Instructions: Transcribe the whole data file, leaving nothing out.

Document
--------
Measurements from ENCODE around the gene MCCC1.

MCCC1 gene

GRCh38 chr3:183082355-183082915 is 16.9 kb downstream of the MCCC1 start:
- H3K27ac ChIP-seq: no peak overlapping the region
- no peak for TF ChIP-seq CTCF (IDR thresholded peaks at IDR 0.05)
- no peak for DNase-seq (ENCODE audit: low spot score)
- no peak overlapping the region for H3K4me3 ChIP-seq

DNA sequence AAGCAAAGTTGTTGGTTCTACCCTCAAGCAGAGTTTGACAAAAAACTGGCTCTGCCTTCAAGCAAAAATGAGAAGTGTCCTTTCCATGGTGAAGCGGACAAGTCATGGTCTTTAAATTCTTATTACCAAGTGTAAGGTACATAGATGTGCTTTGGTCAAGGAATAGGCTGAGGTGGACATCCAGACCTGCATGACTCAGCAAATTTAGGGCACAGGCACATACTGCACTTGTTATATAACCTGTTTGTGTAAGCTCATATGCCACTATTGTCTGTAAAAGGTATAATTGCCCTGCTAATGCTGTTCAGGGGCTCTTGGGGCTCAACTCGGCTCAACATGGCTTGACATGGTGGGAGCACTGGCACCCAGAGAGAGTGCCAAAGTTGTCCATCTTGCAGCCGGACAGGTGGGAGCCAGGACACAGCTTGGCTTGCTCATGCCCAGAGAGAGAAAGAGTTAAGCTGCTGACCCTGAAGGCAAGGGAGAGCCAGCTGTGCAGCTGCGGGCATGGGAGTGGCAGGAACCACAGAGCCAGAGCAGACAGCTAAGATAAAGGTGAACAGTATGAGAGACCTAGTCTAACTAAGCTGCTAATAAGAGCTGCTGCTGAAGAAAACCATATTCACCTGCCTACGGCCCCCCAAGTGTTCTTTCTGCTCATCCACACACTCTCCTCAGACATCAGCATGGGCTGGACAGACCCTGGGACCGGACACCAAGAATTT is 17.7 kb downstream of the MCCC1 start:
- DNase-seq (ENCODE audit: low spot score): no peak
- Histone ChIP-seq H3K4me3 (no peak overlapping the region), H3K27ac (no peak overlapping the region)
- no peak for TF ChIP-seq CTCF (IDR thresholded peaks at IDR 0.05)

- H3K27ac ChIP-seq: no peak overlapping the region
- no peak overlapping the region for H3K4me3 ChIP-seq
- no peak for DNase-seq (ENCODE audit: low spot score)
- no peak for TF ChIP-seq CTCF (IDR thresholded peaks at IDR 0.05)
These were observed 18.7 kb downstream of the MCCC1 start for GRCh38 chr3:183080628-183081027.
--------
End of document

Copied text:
Measurements from ENCODE around the gene MCCC1.

MCCC1 gene

GRCh38 chr3:183082355-183082915 is 16.9 kb downstream of the MCCC1 start:
- H3K27ac ChIP-seq: no peak overlapping the region
- no peak for TF ChIP-seq CTCF (IDR thresholded peaks at IDR 0.05)
- no peak for DNase-seq (ENCODE audit: low spot score)
- no peak overlapping the region for H3K4me3 ChIP-seq

DNA sequence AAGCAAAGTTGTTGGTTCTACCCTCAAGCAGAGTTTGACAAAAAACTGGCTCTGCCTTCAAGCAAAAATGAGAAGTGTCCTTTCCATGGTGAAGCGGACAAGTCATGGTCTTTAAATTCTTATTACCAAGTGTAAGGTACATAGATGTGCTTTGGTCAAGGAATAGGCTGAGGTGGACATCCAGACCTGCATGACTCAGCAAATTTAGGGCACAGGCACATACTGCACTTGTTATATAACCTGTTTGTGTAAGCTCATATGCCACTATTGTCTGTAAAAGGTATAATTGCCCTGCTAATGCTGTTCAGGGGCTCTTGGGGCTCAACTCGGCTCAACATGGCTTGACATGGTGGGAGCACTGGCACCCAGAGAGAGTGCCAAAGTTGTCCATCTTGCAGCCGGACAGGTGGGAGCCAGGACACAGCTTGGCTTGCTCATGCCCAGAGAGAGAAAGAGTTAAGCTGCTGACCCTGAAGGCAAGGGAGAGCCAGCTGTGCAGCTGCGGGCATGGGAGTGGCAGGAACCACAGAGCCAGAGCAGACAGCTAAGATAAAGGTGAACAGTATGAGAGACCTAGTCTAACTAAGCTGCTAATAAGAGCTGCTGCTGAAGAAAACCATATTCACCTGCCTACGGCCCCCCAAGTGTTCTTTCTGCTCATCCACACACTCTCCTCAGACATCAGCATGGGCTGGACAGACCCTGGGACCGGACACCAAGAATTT is 17.7 kb downstream of the MCCC1 start:
- DNase-seq (ENCODE audit: low spot score): no peak
- Histone ChIP-seq H3K4me3 (no peak overlapping the region), H3K27ac (no peak overlapping the region)
- no peak for TF ChIP-seq CTCF (IDR thresholded peaks at IDR 0.05)

- H3K27ac ChIP-seq: no peak overlapping the region
- no peak overlapping the region for H3K4me3 ChIP-seq
- no peak for DNase-seq (ENCODE audit: low spot score)
- no peak for TF ChIP-seq CTCF (IDR thresholded peaks at IDR 0.05)
These were observed 18.7 kb downstream of the MCCC1 start for GRCh38 chr3:183080628-183081027.